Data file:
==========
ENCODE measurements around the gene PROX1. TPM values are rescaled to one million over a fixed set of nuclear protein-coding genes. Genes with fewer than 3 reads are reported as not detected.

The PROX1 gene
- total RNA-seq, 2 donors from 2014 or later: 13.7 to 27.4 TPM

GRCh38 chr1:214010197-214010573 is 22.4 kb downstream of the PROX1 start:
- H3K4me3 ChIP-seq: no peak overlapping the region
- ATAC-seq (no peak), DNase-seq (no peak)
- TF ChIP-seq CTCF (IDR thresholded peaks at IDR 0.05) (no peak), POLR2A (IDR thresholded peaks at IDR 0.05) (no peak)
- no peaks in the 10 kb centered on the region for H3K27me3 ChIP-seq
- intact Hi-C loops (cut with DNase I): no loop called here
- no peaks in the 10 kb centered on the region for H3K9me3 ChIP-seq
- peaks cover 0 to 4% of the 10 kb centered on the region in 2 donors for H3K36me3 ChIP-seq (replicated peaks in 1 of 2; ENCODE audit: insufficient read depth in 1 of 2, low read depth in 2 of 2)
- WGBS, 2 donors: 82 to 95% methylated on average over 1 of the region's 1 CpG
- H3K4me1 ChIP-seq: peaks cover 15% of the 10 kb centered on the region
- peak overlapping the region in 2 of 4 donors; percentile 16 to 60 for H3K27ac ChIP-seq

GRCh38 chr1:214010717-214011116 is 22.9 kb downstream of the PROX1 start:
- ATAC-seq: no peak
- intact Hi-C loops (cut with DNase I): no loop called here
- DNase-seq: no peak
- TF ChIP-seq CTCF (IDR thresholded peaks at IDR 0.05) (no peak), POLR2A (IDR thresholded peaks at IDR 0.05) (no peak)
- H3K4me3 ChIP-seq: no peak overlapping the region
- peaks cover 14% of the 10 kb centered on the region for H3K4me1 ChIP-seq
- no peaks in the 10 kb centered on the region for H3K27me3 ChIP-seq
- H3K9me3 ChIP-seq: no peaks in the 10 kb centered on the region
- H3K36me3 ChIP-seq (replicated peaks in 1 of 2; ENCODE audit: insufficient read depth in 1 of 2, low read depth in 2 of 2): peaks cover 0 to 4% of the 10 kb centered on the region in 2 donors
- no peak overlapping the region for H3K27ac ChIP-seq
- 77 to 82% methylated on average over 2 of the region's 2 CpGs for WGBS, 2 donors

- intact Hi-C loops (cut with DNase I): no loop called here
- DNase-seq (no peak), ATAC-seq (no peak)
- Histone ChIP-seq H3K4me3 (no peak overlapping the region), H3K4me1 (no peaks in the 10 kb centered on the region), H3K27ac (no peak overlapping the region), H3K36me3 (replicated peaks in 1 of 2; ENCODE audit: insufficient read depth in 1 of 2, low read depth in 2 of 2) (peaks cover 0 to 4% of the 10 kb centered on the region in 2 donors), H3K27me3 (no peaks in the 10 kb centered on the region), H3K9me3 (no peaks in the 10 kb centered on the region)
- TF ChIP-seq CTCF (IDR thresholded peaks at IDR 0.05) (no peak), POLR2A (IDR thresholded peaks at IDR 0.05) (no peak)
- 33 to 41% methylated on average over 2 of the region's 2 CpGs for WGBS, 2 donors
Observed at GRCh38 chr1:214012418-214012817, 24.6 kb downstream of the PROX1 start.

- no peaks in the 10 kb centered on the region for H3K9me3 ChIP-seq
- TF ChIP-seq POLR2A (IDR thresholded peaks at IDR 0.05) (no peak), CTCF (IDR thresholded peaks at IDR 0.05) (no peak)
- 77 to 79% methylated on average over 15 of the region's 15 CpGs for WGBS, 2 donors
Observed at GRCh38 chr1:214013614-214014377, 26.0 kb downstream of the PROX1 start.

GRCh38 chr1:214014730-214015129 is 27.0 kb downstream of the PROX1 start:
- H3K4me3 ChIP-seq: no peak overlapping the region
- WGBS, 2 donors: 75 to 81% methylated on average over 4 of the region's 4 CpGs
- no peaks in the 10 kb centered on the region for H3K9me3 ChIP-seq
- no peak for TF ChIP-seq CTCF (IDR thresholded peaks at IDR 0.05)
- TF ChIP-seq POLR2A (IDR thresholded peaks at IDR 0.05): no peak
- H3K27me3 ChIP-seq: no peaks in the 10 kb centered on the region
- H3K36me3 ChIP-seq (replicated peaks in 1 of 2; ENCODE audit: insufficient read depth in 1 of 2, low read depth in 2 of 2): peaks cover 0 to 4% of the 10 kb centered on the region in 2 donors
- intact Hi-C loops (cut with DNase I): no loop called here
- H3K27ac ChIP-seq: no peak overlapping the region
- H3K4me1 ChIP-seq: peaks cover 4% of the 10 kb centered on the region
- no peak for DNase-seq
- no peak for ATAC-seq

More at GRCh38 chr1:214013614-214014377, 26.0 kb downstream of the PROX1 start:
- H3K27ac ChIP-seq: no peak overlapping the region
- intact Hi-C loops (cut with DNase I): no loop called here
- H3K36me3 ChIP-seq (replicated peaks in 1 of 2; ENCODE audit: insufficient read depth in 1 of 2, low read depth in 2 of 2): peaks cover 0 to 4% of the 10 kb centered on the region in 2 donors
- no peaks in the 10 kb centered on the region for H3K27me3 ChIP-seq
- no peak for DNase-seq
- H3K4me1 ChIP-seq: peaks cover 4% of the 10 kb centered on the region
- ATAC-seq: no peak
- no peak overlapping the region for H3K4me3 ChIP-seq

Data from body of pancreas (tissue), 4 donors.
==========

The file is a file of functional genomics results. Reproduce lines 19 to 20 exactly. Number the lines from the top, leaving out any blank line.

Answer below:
- TF ChIP-seq CTCF (IDR thresholded peaks at IDR 0.05) (no peak), POLR2A (IDR thresholded peaks at IDR 0.05) (no peak)
- H3K4me3 ChIP-seq: no peak overlapping the region